Category Archives: Nostalgia

The Last Time I Was Me by Cathy Lamb

From the look of this blog, you’d think I hadn’t read a book in months.  Other than Toddler books, you would be mostly right!  However, when I was home in the US this summer, my Mom recommended this book, “The Last Time I Was Me.”  The title looked rather depressing.  Kind of like the story of someone having a nervous breakdown…and, what do you know?  It WAS!

However, it was much much more.  First, the majority of the story takes place in northern Oregon.  I am pretty critical of authors who write about Oregon because I “check to make sure they got it right.”  And Cathy Lamb does get it right.  So, the setting itself was nostalgic in many ways.

And the story was riveting.  I forsook parenting and sleep to FINISH the book before coming back to Japan (it was a library book, and Jun had Grammy and Grandpa to play with her!) 

I am attracted to novels that deal with emotional or psychological struggles in a healthy and mature way.  I learn so much more from the novel format than I ever do or will from a textbook.  That’s how my brain and heart work.

This is a great story of healing, new life, hope, true friendship and love.  Give it a read!


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A Painted House by John Grisham

Oh so many years ago a friend forced me to borrow her latest John Grisham lawyer novel.  I protested and protested, but ended up bringing it home.  And have read 99% of what he has written since.  Often I have been impressed.  Sometimes disappointed.  A Painted House is a keeper.

This book is completely unrelated to lawyering.  It talks about life on a cotton farm a long time ago.  It talks about perspectives, dreams, reality, community, relationships, classes of people, and life.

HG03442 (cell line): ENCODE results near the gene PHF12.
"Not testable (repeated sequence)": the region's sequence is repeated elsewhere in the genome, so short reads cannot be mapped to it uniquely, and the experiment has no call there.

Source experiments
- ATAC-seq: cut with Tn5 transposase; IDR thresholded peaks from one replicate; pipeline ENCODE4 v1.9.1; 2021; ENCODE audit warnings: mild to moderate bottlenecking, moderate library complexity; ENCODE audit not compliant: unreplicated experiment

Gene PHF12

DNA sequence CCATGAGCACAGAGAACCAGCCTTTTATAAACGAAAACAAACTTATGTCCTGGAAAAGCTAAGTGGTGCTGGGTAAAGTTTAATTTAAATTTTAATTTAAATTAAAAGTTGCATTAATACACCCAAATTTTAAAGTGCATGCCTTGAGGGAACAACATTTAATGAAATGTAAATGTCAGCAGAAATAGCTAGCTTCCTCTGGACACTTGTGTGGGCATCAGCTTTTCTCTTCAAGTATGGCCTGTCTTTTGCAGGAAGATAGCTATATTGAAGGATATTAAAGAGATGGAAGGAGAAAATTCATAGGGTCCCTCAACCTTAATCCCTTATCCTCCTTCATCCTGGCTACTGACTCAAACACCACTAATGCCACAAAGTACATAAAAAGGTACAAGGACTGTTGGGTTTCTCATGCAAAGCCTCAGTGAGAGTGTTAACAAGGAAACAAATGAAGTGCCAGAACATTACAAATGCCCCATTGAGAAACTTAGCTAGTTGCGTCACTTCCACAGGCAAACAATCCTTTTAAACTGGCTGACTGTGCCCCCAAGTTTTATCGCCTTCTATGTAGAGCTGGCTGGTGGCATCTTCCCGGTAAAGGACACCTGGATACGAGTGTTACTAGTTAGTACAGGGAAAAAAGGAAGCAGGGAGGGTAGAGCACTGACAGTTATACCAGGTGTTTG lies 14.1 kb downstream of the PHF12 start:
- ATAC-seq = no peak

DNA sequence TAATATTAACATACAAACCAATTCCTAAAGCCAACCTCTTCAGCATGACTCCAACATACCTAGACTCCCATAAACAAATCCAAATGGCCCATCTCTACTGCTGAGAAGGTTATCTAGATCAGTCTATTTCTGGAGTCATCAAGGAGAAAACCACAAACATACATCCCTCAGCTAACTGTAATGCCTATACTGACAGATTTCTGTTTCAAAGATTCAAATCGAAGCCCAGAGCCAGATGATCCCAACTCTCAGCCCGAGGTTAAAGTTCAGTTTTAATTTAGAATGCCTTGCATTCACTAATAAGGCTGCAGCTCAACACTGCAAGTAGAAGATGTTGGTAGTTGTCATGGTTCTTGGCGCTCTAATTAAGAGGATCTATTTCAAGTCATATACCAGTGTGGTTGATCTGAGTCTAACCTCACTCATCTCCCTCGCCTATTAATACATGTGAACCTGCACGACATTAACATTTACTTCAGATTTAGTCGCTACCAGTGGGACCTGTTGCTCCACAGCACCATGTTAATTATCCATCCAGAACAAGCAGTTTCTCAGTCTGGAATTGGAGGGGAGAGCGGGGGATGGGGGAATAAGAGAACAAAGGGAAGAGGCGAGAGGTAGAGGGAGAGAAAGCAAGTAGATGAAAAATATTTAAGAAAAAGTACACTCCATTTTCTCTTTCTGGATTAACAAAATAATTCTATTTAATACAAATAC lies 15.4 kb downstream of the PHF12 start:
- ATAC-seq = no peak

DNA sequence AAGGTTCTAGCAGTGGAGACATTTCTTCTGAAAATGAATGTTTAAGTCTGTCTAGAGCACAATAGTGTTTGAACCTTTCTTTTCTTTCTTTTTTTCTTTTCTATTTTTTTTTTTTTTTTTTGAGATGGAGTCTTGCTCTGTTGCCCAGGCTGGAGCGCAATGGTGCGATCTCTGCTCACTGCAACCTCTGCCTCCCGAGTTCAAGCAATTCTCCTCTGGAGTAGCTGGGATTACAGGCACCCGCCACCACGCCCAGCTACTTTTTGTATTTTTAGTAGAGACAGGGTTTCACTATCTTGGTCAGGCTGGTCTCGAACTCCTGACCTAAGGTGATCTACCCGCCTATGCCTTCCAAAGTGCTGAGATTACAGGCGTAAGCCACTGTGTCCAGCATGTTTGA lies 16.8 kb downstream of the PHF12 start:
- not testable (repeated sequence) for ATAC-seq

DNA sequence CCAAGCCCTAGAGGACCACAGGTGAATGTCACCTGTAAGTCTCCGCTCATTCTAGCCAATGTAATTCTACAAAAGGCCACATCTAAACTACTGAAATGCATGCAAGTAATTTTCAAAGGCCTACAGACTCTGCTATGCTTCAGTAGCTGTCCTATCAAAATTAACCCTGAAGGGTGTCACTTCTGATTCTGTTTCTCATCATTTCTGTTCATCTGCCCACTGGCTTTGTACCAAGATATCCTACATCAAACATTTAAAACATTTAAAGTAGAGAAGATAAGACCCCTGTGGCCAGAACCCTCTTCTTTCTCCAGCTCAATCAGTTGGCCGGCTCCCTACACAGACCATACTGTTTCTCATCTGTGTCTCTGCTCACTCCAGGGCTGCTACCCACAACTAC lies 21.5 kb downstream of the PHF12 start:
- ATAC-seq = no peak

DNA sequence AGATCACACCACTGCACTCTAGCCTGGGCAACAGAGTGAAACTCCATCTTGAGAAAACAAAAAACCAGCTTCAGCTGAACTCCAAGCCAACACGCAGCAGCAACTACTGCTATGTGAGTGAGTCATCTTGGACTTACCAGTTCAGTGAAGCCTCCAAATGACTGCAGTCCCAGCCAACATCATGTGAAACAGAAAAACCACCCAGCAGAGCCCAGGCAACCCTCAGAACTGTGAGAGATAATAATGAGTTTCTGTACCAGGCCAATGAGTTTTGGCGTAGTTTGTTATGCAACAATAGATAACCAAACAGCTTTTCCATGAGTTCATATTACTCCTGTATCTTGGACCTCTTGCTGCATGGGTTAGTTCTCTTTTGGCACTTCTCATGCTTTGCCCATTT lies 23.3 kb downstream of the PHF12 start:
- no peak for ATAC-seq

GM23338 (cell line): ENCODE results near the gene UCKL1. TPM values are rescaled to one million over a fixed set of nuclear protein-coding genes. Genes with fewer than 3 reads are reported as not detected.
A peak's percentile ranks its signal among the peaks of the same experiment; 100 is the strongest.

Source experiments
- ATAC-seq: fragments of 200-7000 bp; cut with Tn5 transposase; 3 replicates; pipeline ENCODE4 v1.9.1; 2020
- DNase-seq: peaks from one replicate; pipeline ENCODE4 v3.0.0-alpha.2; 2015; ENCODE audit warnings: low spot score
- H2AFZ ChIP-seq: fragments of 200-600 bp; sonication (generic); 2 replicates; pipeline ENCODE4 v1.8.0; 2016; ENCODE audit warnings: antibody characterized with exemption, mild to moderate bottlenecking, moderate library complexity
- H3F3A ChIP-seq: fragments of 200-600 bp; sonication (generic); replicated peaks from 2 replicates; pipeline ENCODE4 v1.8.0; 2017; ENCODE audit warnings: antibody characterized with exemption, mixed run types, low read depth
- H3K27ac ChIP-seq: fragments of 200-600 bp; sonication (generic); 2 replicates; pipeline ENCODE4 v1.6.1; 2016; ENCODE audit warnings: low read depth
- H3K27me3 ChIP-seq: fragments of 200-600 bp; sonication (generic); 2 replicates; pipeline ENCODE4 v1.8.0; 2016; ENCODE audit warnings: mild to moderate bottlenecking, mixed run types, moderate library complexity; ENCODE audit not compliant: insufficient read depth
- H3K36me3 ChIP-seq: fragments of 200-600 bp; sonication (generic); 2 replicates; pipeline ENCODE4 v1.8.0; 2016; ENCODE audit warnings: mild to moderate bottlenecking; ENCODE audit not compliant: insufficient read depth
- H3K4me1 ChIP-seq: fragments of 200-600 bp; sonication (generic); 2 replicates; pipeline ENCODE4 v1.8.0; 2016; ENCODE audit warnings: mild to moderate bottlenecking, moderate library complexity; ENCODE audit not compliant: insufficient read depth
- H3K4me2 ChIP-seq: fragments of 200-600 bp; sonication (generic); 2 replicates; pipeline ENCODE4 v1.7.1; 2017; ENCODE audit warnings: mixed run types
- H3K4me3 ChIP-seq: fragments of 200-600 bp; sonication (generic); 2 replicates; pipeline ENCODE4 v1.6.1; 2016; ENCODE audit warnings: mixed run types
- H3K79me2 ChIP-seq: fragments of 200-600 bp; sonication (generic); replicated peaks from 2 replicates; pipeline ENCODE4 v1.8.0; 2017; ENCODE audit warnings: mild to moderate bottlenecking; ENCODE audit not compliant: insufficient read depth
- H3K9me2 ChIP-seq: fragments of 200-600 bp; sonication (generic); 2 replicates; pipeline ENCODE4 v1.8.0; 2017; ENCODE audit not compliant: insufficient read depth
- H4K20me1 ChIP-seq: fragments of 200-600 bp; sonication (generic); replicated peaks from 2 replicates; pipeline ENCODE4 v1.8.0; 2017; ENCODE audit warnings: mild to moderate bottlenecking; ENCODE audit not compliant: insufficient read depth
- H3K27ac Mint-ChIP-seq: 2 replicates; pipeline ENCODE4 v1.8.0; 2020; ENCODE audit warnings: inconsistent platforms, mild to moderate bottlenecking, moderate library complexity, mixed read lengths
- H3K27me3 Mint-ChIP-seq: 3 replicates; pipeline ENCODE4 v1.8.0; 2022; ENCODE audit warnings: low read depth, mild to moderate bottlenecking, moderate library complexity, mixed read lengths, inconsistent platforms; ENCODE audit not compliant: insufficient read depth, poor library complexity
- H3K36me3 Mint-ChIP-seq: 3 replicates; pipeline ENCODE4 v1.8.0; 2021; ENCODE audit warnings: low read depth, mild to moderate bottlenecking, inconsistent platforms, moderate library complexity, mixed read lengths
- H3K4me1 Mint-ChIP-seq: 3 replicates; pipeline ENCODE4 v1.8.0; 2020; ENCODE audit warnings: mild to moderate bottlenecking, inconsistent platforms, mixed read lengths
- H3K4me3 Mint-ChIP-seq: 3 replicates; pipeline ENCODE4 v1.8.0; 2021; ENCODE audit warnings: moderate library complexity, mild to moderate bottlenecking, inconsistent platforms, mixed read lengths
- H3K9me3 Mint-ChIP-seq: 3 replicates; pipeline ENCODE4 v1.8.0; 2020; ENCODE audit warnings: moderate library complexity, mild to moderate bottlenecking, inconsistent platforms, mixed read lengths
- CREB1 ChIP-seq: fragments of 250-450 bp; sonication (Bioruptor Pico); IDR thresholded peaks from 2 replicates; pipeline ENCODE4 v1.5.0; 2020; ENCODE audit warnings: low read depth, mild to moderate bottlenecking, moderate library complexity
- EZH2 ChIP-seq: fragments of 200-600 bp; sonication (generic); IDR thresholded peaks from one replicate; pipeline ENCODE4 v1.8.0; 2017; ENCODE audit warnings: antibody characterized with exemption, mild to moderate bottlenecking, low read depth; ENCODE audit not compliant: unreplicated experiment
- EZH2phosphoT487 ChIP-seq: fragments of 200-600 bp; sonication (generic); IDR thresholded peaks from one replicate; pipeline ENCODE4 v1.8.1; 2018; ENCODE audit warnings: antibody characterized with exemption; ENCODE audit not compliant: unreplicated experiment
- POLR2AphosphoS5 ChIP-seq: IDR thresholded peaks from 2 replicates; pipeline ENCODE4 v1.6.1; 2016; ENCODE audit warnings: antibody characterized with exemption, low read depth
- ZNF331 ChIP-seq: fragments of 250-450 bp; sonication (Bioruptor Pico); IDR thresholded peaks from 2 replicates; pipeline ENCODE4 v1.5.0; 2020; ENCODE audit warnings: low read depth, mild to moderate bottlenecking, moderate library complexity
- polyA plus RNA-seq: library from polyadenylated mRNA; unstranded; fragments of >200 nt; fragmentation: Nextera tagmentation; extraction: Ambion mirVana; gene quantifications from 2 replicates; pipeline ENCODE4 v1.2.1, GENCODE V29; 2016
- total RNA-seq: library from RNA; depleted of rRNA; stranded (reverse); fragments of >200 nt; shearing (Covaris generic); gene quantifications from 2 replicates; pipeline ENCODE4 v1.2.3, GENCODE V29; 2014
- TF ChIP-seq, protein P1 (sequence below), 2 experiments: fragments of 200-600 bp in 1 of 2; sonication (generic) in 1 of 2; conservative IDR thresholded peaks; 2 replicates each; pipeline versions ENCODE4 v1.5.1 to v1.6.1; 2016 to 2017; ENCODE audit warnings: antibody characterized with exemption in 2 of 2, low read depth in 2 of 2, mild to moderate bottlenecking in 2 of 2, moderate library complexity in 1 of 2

Through the thick and the thin, the author keeps a sense of humor that has made this one of the few books I’ve read again.

I think this will become one of my summer reading novels, year in and year out.

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Dandelion Wine by Ray Bradbury

Well, this book nearly meets my criteria.  I could do with a little more dialogue, as sleep deprivation makes it kind of hard to concentrate for extended pages of description.

However, the era is right up my alley.  Summer, 1928.  The boy is 12 years old.  The town has front porches, lawns, huge trees, ice-cream trucks.

This is totally a setting from my childhood – NOT!  So why is it so nostalgic?  Beats me.  But it had me daydreaming about my own summers and the summer memories my baby girl will have.  So far her experiences are so so different from mine, that I struggle to remember that things that are so strange to me, will be her “normal”.  I guess it is the contents of life rather than the outer form that are most important. 

So, I am savoring each page and am thankful for the short chapters so I can put it down to make supper and rock that sweet baby to sleep.

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